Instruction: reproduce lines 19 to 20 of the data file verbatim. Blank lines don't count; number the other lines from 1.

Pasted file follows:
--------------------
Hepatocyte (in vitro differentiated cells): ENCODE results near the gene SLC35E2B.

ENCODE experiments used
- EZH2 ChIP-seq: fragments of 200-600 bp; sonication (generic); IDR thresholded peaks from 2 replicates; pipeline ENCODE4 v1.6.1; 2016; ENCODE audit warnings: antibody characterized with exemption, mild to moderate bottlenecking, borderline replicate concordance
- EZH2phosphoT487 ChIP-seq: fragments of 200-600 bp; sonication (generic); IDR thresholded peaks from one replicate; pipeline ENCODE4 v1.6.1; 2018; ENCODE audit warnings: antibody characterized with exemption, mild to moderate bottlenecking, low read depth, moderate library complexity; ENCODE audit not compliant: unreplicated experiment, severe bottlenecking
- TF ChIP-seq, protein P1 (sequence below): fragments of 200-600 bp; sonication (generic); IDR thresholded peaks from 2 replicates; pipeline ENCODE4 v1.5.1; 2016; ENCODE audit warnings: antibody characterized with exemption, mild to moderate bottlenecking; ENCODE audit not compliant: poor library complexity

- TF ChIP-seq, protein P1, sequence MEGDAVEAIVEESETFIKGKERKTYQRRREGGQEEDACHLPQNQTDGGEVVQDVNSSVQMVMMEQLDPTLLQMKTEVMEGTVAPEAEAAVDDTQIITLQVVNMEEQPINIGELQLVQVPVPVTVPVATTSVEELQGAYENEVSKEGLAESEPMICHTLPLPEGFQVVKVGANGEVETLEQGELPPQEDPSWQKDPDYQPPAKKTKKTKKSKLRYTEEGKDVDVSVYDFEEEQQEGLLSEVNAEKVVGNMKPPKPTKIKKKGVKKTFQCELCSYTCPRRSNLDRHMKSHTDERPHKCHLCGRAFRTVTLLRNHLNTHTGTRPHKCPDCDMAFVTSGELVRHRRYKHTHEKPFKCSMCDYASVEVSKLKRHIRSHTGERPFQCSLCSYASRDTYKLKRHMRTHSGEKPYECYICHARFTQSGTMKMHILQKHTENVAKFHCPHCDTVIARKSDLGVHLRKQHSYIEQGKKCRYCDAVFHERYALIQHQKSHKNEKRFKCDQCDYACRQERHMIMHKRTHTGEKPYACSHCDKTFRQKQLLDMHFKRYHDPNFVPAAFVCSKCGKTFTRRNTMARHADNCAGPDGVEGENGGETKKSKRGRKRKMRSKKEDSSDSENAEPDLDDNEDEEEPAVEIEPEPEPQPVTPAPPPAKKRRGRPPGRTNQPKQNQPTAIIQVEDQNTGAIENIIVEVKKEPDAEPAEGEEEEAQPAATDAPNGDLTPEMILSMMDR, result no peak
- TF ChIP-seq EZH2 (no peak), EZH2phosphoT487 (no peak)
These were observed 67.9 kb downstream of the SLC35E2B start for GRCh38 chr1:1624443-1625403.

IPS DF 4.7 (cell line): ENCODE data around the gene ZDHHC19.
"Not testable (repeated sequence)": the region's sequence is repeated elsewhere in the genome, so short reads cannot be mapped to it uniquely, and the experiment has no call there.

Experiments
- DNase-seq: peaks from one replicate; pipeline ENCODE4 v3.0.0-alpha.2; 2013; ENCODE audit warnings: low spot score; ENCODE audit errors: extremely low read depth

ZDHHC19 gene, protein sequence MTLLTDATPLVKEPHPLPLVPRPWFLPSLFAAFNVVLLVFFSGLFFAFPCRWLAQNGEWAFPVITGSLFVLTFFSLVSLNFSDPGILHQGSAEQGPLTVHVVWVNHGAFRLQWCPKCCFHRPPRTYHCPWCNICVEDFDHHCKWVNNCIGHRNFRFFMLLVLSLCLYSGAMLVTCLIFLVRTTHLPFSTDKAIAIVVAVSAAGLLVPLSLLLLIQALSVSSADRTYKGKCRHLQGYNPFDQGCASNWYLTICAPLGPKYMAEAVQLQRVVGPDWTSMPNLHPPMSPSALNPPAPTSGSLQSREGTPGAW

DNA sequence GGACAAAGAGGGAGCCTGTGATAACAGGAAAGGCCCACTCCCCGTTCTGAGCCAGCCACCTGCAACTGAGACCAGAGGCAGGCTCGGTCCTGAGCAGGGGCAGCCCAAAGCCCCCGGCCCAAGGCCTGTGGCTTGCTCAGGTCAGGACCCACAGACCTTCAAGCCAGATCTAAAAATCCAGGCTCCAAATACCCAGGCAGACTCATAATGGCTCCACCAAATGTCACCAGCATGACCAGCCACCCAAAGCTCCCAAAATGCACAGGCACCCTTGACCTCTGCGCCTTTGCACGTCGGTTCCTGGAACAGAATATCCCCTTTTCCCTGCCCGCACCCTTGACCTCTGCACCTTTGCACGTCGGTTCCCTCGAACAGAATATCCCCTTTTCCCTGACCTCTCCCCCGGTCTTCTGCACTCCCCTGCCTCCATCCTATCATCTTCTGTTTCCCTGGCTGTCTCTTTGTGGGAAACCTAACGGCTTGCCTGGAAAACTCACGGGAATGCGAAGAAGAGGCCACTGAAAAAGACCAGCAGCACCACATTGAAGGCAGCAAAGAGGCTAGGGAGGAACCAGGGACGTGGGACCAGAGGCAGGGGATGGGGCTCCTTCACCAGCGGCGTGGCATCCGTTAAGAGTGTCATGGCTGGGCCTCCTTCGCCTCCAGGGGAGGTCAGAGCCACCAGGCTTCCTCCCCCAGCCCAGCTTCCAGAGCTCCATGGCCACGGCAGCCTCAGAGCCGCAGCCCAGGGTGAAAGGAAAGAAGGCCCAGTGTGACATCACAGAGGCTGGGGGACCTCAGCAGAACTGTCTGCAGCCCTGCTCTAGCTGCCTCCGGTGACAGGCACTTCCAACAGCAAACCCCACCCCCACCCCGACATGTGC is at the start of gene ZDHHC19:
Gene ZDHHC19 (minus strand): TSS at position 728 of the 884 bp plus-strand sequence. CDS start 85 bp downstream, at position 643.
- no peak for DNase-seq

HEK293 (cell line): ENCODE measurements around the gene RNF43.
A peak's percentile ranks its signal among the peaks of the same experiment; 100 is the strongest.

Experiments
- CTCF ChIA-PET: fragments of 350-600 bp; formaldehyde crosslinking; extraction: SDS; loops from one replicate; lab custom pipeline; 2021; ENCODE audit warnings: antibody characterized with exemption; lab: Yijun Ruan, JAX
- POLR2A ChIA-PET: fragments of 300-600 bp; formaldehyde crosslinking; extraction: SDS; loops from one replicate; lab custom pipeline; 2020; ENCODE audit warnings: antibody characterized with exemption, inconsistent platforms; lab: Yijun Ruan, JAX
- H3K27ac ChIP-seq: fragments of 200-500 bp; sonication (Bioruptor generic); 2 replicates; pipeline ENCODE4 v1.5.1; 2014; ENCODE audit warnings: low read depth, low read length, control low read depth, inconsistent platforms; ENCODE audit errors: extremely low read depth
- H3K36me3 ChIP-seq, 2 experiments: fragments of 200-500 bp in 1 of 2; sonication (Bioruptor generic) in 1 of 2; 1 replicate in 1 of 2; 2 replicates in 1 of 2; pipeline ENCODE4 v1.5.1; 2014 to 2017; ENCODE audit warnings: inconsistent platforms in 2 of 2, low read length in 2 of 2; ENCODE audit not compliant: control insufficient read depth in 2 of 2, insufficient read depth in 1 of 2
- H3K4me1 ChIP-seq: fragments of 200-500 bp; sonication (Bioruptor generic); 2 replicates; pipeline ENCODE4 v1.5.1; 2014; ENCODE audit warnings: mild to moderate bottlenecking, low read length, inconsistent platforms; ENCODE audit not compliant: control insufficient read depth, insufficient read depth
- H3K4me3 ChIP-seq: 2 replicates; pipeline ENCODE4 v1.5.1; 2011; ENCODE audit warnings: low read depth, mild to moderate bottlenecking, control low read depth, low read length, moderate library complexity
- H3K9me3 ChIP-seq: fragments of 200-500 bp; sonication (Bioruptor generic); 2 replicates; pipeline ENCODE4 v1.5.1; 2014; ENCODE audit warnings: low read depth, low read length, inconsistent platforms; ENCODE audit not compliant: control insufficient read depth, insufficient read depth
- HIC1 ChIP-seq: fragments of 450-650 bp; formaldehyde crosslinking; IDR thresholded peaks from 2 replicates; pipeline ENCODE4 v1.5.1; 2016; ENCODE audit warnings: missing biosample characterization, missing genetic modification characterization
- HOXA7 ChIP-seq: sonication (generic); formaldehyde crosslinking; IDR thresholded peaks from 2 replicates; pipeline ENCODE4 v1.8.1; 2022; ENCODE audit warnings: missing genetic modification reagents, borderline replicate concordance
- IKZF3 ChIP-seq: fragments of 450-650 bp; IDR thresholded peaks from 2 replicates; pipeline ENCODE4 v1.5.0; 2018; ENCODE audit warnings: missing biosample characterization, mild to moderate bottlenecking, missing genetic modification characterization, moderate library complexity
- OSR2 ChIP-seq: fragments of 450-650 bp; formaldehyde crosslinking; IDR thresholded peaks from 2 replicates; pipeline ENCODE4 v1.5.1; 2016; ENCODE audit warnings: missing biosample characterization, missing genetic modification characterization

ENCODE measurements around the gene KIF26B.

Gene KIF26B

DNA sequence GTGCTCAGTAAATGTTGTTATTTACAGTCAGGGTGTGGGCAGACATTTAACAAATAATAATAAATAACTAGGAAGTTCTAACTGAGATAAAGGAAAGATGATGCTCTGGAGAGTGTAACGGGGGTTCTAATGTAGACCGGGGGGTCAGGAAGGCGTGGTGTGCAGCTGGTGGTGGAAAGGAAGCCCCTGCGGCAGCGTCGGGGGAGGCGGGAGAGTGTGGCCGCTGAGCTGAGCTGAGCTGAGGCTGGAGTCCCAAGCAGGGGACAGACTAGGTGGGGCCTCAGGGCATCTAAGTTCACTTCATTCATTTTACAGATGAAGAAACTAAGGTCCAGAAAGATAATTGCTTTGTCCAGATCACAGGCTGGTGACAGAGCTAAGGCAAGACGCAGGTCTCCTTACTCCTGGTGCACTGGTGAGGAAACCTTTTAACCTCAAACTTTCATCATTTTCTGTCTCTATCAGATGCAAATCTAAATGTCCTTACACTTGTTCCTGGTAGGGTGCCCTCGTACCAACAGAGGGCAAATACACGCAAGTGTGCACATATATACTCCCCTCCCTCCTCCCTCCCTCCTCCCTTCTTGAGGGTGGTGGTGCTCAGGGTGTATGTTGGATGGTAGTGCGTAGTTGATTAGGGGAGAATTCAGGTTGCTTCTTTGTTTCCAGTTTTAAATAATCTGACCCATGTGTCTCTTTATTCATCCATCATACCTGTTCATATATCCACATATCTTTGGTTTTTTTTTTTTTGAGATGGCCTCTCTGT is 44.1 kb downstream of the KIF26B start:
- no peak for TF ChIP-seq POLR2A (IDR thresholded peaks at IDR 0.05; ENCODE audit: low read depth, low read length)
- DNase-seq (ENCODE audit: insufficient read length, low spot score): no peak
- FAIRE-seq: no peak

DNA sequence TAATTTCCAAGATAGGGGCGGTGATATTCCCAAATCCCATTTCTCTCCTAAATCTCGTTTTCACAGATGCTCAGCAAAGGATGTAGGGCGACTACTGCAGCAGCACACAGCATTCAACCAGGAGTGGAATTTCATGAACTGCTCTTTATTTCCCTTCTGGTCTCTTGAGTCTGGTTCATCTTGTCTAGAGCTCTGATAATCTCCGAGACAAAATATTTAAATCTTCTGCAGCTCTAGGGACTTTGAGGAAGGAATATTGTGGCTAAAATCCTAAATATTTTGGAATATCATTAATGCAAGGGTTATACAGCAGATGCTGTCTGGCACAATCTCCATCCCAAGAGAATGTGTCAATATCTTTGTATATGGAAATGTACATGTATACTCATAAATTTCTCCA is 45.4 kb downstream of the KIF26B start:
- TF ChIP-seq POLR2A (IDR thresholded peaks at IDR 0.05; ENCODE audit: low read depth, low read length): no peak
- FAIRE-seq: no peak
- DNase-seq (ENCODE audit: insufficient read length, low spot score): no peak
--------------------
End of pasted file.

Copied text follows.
Experiments
- CTCF ChIA-PET: fragments of 350-600 bp; formaldehyde crosslinking; extraction: SDS; loops from one replicate; lab custom pipeline; 2021; ENCODE audit warnings: antibody characterized with exemption; lab: Yijun Ruan, JAX